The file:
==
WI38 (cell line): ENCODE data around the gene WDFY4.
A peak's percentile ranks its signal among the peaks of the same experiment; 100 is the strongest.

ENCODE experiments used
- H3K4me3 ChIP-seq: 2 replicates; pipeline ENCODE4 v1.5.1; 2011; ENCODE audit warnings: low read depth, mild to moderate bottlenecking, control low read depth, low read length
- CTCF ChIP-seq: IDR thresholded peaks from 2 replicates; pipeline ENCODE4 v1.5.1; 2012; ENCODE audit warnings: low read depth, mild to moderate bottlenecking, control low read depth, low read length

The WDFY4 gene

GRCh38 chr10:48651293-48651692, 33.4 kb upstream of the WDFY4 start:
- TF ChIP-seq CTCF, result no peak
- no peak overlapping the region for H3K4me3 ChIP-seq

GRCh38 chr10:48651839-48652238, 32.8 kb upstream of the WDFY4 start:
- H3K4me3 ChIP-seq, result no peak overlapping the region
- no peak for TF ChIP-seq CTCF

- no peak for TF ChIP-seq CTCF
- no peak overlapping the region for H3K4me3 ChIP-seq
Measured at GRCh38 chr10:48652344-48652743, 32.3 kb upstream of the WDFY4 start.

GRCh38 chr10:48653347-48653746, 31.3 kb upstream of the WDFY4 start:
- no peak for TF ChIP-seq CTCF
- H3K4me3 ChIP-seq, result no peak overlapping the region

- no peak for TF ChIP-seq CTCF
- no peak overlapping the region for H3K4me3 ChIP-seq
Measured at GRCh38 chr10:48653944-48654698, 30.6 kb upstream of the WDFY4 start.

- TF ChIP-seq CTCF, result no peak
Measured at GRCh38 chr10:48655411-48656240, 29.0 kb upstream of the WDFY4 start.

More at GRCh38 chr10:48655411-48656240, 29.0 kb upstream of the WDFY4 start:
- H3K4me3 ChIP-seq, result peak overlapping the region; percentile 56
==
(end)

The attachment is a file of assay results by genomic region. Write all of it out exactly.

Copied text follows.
WI38 (cell line): ENCODE data around the gene WDFY4.
A peak's percentile ranks its signal among the peaks of the same experiment; 100 is the strongest.

ENCODE experiments used
- H3K4me3 ChIP-seq: 2 replicates; pipeline ENCODE4 v1.5.1; 2011; ENCODE audit warnings: low read depth, mild to moderate bottlenecking, control low read depth, low read length
- CTCF ChIP-seq: IDR thresholded peaks from 2 replicates; pipeline ENCODE4 v1.5.1; 2012; ENCODE audit warnings: low read depth, mild to moderate bottlenecking, control low read depth, low read length

The WDFY4 gene

GRCh38 chr10:48651293-48651692, 33.4 kb upstream of the WDFY4 start:
- TF ChIP-seq CTCF, result no peak
- no peak overlapping the region for H3K4me3 ChIP-seq

GRCh38 chr10:48651839-48652238, 32.8 kb upstream of the WDFY4 start:
- H3K4me3 ChIP-seq, result no peak overlapping the region
- no peak for TF ChIP-seq CTCF

- no peak for TF ChIP-seq CTCF
- no peak overlapping the region for H3K4me3 ChIP-seq
Measured at GRCh38 chr10:48652344-48652743, 32.3 kb upstream of the WDFY4 start.

GRCh38 chr10:48653347-48653746, 31.3 kb upstream of the WDFY4 start:
- no peak for TF ChIP-seq CTCF
- H3K4me3 ChIP-seq, result no peak overlapping the region

- no peak for TF ChIP-seq CTCF
- no peak overlapping the region for H3K4me3 ChIP-seq
Measured at GRCh38 chr10:48653944-48654698, 30.6 kb upstream of the WDFY4 start.

- TF ChIP-seq CTCF, result no peak
Measured at GRCh38 chr10:48655411-48656240, 29.0 kb upstream of the WDFY4 start.

More at GRCh38 chr10:48655411-48656240, 29.0 kb upstream of the WDFY4 start:
- H3K4me3 ChIP-seq, result peak overlapping the region; percentile 56